Dark Symphonies from the Black Metal heart of Romania.
Roughly translated the band’s name means,“I’m with triple 6”. After some brief thought and armed with the knowledge that Syn Ze Sase Tri create Symphonic Black Metal you’d be forgiven for thinking that this refers to the oh-so-common personality of that movement, Lucifer. Although you would be incorrect in this most obvious assumption because according to the band’s press release;
It actually refers to the supreme number, a limit between the human world and the world of the Gods, in ancient mythology.
This description seems a bit vague, which is probably due to the multiple language barriers that have needed to be crossed in order to arrive at an English description. Syn Ze Sase Tri themselves are Romanian and their label (Code666) are Italian. Either way this marks Syn Ze Sase Tri out immediately as being something different to the regular Satanic Black Metal band. In fact taking the description of their name and ascribing the “human world” to be the Black Metal genre, and the “world of the Gods” to be the Classical genre, this album does a very good job at straddling the two. Indeed, the direct translation of the album title is in fact;
Between Two Worlds.
Syn Ze Sase Tri were originally formed in 2007 by Corb with this debut album being recorded in 2008. It was at this time that Corb and bandmate Spin joined countrymen and fellow Black Metallers Negura Bunget to record and tour the album ‘Virstele Pamintului’. Then in late Summer 2010 the pair left Negura Bunget to return to their own band with Intre Doua Lumi now seeing the light of day.
The band ply their trade in the Black Metal genre, that is, the modern symphonic version of the genre favoured by Dimmu Borgir and Emperor. The buzz saw guitars sound big and well produced with big symphonic string sounds frequently backing the band up. The songs are eminently listenable and provide an all-encompassing sonic experience such are the numerous types of instrumentation utilised. Album opener proper ‘Ziua Din Urma’ contains a meaty driving riff backed with lush strings while Corb spews lyrical vitriol a la Shagrath, albeit in Romanian. Third track ‘Fauritorul Lumii’ opts for a more straight forward approach with minimal orchestration, encouraging straight-up headbanging Most of the remaining tracks run the gamut of sounds between these two to varying amounts, but without simply repeating the same ground over and again.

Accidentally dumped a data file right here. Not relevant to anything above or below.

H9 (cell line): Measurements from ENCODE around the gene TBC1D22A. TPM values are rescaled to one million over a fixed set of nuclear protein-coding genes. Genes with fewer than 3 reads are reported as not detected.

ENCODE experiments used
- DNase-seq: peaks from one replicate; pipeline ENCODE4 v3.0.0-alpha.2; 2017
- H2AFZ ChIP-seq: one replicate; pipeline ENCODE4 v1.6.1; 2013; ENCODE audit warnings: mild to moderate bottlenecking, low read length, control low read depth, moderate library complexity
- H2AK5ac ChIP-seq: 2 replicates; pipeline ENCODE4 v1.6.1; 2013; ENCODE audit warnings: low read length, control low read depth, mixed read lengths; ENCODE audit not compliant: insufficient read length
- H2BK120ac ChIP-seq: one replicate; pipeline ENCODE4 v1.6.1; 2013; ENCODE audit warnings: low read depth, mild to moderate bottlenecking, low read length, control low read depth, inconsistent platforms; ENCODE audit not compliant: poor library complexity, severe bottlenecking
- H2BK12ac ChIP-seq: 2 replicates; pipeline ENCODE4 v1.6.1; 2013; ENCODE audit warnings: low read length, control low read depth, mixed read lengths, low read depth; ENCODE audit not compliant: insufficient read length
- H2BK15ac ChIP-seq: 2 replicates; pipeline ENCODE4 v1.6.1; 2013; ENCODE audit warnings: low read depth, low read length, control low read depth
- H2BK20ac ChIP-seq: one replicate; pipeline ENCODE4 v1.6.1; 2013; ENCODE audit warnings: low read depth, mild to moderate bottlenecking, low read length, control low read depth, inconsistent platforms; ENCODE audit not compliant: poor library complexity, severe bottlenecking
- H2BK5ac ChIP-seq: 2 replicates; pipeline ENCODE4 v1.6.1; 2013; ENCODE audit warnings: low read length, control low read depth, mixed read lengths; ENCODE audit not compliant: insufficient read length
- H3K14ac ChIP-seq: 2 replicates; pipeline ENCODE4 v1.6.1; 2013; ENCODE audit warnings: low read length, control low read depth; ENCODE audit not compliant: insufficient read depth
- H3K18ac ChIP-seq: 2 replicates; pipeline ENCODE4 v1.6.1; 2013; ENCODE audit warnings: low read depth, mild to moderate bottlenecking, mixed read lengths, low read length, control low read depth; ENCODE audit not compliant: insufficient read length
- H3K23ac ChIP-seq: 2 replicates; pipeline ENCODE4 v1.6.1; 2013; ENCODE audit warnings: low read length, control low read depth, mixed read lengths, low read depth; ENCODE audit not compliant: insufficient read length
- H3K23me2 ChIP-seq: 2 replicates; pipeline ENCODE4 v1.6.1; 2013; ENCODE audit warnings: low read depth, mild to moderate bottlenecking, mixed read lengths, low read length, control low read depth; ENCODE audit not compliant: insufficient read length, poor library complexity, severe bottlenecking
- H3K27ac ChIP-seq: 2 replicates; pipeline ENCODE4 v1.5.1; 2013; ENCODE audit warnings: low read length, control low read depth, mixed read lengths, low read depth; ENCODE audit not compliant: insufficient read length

The listener is kept interested at all times with time-changes and shifting moods with the orchestration utilised to the maximum when every possible. ‘Maretia Intruparii’ is a sparse arpeggiatted piano driven instrumental grandiose in its vision. ‘Calea Fara De Sfirsit’ raises the tempo and propels the listener through a highly symphonic choral backing towards a powerful closing guitar motif.
There is a typical shortness to the songs on offer here, with barely any of them lasting upwards of the six minute mark. I get the impression the band have exercised a great deal of restraint in this respect, or it could be a lack of confidence in their own song writing. Syn Ze Sase Tri seemingly have the skills to craft some longer, epic songs and could take their listeners on a journey with them and occasionally (and that is a very important occasionally) such a feat should be attempted. Imagine how exciting that could be? A Symphonic Black Metal version of ‘Rime of the Ancient Mariner’ or ‘Ghost Love Score’ nudging up alongside their shorter, balls-out, riff until you drop tunes. It might not be something the average Black Metal fan might want to hear, but for the casual observer it could be wonderfully thrilling.
For fans of the Symphonic Black Metal genre this album is a worthwhile addition due to the obvious care that has gone into crafting it with a high quality production and thoughtful song writing. There are plenty of opportunities to simply rock out along with those to get in lost in with the headphones on. The album cover portrays a mounted armoured black knight trampling over a pile of skulls, presumably post battle. Sitting back and closing your eyes, the music within provides the perfect soundtrack for this, allowing your imagination to follow this anti-hero on some long forgotten quest.